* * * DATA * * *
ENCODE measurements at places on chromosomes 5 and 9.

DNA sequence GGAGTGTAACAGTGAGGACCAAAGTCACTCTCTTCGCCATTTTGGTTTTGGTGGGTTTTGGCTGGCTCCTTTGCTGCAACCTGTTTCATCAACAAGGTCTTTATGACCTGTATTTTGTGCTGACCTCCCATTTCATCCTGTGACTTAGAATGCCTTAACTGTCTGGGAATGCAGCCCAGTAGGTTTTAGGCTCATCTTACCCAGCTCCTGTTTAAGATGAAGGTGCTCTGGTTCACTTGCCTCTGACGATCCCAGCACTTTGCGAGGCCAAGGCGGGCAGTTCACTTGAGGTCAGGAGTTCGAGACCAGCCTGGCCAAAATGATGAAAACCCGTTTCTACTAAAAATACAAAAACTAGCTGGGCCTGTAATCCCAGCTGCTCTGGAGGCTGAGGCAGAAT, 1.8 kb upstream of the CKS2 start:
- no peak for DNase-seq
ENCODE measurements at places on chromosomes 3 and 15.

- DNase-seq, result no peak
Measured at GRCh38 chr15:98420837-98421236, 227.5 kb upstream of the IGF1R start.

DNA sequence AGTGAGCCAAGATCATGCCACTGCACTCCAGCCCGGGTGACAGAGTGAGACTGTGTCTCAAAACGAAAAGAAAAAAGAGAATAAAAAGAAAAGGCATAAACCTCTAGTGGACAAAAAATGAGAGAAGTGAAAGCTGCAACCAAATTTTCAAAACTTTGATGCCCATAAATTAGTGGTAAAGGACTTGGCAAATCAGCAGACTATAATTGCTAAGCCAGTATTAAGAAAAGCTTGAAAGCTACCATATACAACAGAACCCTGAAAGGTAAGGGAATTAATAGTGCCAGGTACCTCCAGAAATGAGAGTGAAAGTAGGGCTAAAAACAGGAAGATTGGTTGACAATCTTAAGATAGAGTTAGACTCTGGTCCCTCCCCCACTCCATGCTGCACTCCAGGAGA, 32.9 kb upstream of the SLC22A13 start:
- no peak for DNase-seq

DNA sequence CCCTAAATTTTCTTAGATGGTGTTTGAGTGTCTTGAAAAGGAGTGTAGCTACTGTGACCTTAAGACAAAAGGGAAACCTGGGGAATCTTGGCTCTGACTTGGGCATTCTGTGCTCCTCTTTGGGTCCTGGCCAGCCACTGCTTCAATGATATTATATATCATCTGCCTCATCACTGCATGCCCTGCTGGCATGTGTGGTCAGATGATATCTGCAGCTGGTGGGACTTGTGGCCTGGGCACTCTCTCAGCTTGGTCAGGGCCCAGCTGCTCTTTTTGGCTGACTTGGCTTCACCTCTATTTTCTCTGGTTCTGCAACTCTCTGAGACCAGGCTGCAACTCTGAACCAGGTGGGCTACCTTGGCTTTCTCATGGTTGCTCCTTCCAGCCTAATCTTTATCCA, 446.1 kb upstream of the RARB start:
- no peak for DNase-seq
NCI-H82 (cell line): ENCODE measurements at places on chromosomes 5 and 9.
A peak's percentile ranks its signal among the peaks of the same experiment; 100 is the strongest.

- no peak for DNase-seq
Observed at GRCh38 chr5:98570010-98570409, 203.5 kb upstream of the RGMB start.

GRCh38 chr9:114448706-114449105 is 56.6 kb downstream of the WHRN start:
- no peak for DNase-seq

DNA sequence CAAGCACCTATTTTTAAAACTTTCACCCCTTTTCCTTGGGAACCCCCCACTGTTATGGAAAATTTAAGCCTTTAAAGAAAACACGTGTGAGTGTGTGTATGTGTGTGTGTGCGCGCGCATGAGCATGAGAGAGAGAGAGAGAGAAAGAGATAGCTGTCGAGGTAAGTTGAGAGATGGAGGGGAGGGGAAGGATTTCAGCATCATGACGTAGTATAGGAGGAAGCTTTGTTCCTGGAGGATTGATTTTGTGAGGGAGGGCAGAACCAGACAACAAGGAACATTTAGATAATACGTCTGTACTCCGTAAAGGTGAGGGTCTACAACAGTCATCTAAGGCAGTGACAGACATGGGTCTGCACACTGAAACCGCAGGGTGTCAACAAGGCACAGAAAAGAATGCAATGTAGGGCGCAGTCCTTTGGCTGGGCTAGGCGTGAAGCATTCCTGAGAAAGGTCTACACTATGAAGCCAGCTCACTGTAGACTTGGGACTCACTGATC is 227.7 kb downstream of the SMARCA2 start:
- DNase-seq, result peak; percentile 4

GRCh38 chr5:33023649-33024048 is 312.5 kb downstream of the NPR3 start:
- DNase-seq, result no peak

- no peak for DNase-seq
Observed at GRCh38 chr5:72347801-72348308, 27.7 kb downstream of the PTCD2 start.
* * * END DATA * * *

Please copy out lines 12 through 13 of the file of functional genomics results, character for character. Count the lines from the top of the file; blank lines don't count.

A peak's percentile ranks its signal among the peaks of the same experiment; 100 is the strongest.

- no peak for DNase-seq